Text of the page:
Rainbow, Pipkins, Bagpuss - proof indeed that 70s kids TV shows were the best EVER!
There was often something a bit psychedelic and groovy about 70s kids TV programmes (we wager there were a few spaced out ex-hippies working in telly back then!) and Rainbow was no exception! For a start, the name of the show itself reeks of patchouli oil and straggly beards, as did the wildly funky title music. Then there was singing trio Rod, Jane and Freddy who were so ludicrously jolly you had to wonder why – and was it just us who were convinced Rod was in fact Roy Wood from Wizard minus the spangly eye make up? But the real stars of the show, of course, were dungaree-clad dynamo Geoffrey Hayes and his posse of furry freak brothers – cackling big-mouth Zippy, loveable dope George, and the annoyingly chirpy Bungle. While we all knew George was the ‘nicest’, us 70s kids couldn’t help envying bossy-boots Zippy’s ability to speak his mind and always get his own way. Funny, it never worked when we tried being like that with our mums and dads!
Looking like a bunch of leftover meatballs, the Flumps were a hugely popular trio composed of Yorkshire siblings Posie, Perkin and Pootle. Also featured were Mother Flump, Father Flump and Grandpa Flump who played an instrument called the ‘flumpet’ and rode a contraption called the ‘flumpcycle’. Watching it now, it’s admittedly not the most exciting of shows, but it was so popular that Blue Peter once showed the masses how to create their own Flump by glueing some wobbly eyes on to a woolly pompom. Wow!!
So that thing we said about 70s kids TV shows being a little surreal? Well Crystal Tips and Alistair was definitely a bit weirdy-beardy! With no speech just jaunty music, the show followed the adventures of a little girl with a triangle of purple curly hair and her hapless mutt Alistair. Using cardboard cut-outs rather than illustrations, characters tended to have a strange jerky walk that suggested they might soon need the toilet.
Set in a puppet making workshop, Pipkins was full of brilliantly bonkers characters including Hartley Hare – who sounded like a pervy old aristocrat and looked like something the cat coughed up, and Pig who us 70s kids remember fondly for sounding like Noddy Holder and sporting a face like regurgitated blancmange. Lest we forget Topov – the monkey who sat on top of the cupboard, Octavia the strutting French ostrich, and Tortoise who was a bit of an old misery guts. Looking back, the puppets all look a bit mangey and creepy, but at the time us 70s kids loved them!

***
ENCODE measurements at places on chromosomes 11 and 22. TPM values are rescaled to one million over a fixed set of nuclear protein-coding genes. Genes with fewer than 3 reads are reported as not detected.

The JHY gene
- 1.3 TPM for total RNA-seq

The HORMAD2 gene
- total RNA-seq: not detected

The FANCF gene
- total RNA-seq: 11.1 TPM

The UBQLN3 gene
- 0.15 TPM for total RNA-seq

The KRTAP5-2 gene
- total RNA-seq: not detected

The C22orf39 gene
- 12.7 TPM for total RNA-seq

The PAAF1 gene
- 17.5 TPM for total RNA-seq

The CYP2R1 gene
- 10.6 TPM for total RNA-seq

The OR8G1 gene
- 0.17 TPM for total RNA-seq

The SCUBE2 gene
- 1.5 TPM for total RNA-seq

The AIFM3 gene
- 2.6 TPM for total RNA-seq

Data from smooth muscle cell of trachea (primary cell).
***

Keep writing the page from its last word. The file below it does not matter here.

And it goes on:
5.Chorlton and the Wheelies
Set in the imaginary land of ‘Wheelie World’, this ace 70s kids show followed the adventures of Chorlton a ‘Happiness Dragon’ with a big dopey smile and an extremely strong Yorkshire accent. Chorlton was basically a bit thick, but with a good heart, so whenever the show’s resident wicked witch – the Welsh accented Fenella (who looked like a demented Bruce Forsythe) – plotted something evil, a clueless Chorlton would end up accidentally thwarting her wicked plans. By heck!
6. The Clangers
Looking like a cross between Peppa Pig and an armadillo with high blood pressure, the Clangers were in fact pink knitted aliens who lived on a small far away planet, communicated using strange whistling sounds and ate blue string soup provided to them by the aptly named soup dragon. Despite being over 40 years old, the Clangers have lost none of their appeal because, well, they’re just so damned adorable!
You only have to look at Fingerbobs presenter, Canadian musician Rick Jones, with his balding long hair and jaunty neckerchief, to know this 70s kids TV show was right up there on the hippie-o-meter! But it was the haunting theme tune with it’s mournful flute that us 70s kids remember most fondly. ‘Yoffy lifts a finger and a mouse appears,’ trilled Jones earnestly. Only the truly childish amongst us giggled when he continued – ‘Yoffy bends another and a tortoise head peeps out!’ *snigger!*
8. Captain Pugwash
Top 70’s kids’ show Captain Pugwash is probably more famous for what didn’t appear in it, than what actually did! Back in the early 1990s, before we were able to Google everything, rumours abounded that Captain Pugwash had actually been chock-full of smutty double entendres that had gone right over the heads of us 70s innocents! It was claimed, besides Pugwash, main characters had included the delightful sounding ‘Master Bates’, ‘Roger the Cabin Boy’ and ‘Seaman Staines’ – which would have been hilarious had it actually been true. But sadly, it was just an urban myth, and one the makers of the programme weren’t too chuffed about – as the Guardian newspaper found out when they got sued for printing this myth as fact in 1991!
For us 70s kids, Bagpuss was utterly magical! Set in Victorian times, the opening titles were filmed in sepia and explained Bagpuss was a cloth cat belonging to a little girl called Emily. Emily owned a shop in which she displayed ‘lost things’ hoping they’d be found again by their owner. In each episode, after Emily left the shop, Bagpuss would come alive and the film would turn from sepia to colour revealing him to be a glorious pink and white (although as many people still had black and white TVs back in the 70s, they wouldn’t have known!). As Bagpuss woke, so would his friends – Madeleine the rag doll, Gabriel the banjo playing frog, Professor Yaffle a woodpecker-shaped bookend, and of course the mice of the Marvellouse Mechanical Mouse Organ. Each week Bagpuss and friends would try to work out what that week’s lost item was for, and if it was broken (as it often was) the mice would set to work, squeaking ‘We will fix it, we will fix it!’ in their high pitched voices. And of course they always would. At the end of each episode Bagpuss would yawn and go back to sleep, as would all his other friends. And us 70s kids would feel a warm little glow ‘cos Bagpuss rocked!
What was your favourite kids TV show from the 70s?